where, value(t) is the value of DOP, NSSP or HPL over the simulation duration; if value(t) is smaller than or equal to threshold, the Evaluation{value(t)≤thrashold} is 1; otherwise, the Evaluation{value(t)≤thrashold} is zero; T is the sample time interval.

2.5 Continuity

Continuity describes the probability that the GNSS performs stably in the navigation duration. The continuity in the period $t_{t o p}$ of $\left[t, t+t_{t o p}\right]$ can be determined as:

$Continuity=\frac{\sum\nolimits_{t={{t}_{start}},inc=T}^{{{t}_{end}}-{{T}_{op}}}{\prod\nolimits_{u=t,inc=T}^{t+{{T}_{op}}}{\left( Evaluation\left\{ value\left( t \right)\le thrashold \right\} \right)}}}{\sum\nolimits_{t={{t}_{start}},inc=T}^{{{t}_{end}}-{{T}_{op}}}{Evaluation\left\{ value\left( t \right)\le thrashold \right\}}}$    (33)

3. Algorithm Design

Figure 1. Our GNSS interoperability evaluation algorith

As shown in Figure 1, our GNSS interoperability evaluation algorithm consists of seven parts. The seven GNSS ephemeris data are provided in the database. The satellite’s position and velocity in ECEF are computed with the GNSS ephemeris data defined in the database of the space section, according to Kaplan and Christopher’s formula (2015). The GNSS ephemeris data involve the seven common parameters of the GNSS ephemeris message, namely, time of epoch and the osculating Keplerian elements at the time of epoch. Nine other parameters are provided to correct the Keplerian elements as functions of time after epoch. Moreover, the conversions between reference coordinate systems for geodetic and time are provided. The choices of the constellations, including the number of satellites, are defined in the human-computer interaction (HCI) section.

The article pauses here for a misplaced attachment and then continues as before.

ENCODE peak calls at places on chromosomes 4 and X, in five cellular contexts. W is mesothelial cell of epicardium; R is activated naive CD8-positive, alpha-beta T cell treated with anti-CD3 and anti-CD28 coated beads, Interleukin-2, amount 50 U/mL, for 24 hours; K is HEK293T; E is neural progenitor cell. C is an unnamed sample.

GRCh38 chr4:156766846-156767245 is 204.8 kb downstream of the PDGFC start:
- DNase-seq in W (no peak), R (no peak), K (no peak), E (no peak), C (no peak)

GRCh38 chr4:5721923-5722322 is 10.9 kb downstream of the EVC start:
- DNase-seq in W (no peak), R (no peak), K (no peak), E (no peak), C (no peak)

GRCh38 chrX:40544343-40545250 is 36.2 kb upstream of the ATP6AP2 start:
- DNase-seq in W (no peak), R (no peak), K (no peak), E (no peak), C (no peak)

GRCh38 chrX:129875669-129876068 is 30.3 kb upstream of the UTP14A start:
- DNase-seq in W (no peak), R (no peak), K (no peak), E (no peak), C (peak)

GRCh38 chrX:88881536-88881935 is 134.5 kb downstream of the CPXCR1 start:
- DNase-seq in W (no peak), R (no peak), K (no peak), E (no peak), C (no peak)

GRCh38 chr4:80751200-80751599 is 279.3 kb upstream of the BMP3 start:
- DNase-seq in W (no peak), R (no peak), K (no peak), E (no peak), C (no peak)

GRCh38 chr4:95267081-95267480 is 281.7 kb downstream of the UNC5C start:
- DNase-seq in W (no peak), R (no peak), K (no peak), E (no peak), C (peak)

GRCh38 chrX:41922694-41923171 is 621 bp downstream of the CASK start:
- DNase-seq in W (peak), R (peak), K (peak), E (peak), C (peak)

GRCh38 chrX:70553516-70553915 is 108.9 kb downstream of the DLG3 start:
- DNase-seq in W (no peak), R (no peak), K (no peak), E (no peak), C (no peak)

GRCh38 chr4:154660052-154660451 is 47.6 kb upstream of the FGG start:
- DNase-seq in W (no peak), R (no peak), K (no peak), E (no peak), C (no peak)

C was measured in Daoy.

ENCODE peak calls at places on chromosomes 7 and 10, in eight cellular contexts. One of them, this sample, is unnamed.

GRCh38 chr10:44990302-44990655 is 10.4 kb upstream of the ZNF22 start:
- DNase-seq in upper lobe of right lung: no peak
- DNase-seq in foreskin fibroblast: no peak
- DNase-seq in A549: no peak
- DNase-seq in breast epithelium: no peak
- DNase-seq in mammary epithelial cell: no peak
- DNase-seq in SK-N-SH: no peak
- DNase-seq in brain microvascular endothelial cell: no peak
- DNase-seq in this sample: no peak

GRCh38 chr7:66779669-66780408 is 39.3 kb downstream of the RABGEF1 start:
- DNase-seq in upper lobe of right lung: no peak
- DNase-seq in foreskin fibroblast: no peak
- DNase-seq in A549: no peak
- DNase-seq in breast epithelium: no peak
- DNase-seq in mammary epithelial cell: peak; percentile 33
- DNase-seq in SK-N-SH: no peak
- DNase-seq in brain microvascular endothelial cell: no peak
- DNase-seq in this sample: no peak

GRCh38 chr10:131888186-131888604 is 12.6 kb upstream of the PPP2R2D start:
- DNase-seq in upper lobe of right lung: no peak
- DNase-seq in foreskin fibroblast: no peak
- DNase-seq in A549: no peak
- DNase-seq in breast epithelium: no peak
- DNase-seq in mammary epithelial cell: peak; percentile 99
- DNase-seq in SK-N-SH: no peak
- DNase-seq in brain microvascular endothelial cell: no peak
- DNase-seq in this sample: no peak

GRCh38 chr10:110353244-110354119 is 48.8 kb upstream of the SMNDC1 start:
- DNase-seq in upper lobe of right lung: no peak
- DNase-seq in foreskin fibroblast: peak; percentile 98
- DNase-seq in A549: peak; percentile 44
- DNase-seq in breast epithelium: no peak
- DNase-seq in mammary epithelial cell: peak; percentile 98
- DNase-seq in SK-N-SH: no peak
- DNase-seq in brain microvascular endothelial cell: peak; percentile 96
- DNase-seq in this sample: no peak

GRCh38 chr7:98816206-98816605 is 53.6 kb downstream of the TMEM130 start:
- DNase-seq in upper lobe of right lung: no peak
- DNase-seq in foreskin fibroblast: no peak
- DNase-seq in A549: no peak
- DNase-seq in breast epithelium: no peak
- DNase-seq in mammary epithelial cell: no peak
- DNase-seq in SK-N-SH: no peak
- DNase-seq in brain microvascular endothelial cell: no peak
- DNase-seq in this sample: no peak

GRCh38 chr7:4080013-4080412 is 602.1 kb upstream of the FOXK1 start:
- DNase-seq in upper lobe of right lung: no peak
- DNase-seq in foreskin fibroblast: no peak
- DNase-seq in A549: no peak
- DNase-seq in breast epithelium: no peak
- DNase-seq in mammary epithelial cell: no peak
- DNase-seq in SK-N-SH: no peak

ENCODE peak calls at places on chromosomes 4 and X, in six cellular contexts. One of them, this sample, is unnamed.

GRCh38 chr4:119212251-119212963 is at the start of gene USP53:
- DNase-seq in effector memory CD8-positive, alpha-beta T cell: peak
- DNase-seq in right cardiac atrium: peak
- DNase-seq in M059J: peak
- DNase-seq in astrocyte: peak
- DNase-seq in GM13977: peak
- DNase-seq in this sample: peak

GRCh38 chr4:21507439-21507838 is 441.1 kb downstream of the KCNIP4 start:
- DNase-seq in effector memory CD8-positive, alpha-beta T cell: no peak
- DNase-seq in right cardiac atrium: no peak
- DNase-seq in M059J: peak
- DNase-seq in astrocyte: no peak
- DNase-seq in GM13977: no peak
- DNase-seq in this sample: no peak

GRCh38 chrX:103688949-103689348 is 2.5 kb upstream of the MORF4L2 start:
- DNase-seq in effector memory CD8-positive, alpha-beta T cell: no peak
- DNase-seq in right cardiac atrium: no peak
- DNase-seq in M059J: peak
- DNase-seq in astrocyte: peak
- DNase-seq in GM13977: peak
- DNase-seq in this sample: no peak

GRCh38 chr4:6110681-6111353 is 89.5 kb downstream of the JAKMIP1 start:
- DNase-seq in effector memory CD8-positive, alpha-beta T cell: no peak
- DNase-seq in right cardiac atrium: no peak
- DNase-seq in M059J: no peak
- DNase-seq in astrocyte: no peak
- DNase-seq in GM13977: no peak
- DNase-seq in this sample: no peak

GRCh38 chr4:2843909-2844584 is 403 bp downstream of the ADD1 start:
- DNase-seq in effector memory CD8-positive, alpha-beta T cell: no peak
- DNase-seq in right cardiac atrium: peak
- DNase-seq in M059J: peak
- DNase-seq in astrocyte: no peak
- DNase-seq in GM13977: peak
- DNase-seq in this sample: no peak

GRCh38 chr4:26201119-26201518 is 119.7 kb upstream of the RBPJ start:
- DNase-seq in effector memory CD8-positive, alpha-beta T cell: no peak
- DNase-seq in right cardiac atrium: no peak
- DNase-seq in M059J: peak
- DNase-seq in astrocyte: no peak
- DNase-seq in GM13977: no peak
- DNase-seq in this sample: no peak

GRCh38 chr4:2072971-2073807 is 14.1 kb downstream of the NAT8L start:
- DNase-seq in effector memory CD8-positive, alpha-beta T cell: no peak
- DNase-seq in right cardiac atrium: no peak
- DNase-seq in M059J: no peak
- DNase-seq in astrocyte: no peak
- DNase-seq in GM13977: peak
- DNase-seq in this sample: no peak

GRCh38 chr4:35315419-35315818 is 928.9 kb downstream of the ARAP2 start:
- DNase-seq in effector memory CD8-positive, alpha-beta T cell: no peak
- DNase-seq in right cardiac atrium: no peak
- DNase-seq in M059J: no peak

The user location is defined in the user section, with two optional modes. In the one mode, the user location is defined as a single point with longitude and latitude. In the other mode, the user location is described as grid points with an interval of longitude and latitude, and meanwhile, the resolution is taken into consideration. The user location can be selected either through the database or the HCI. The conversion of user location from geodetic coordinates to Cartesian coordinates in the ECEF frame is specified by Kaplan and Christopher (2005).

The satellite’s position and velocity, plus the user location, are inputted to the environment section. The output from this section includes the pitch angle and azimuth from the satellites to the user. The satellites are visible to the user when the pitch angle is greater than the mask degree. In the GNSS interoperability module, the DOP, NSSP and NSSI are calculated with the information from the environment section. The availability and continuity are solved in the next section.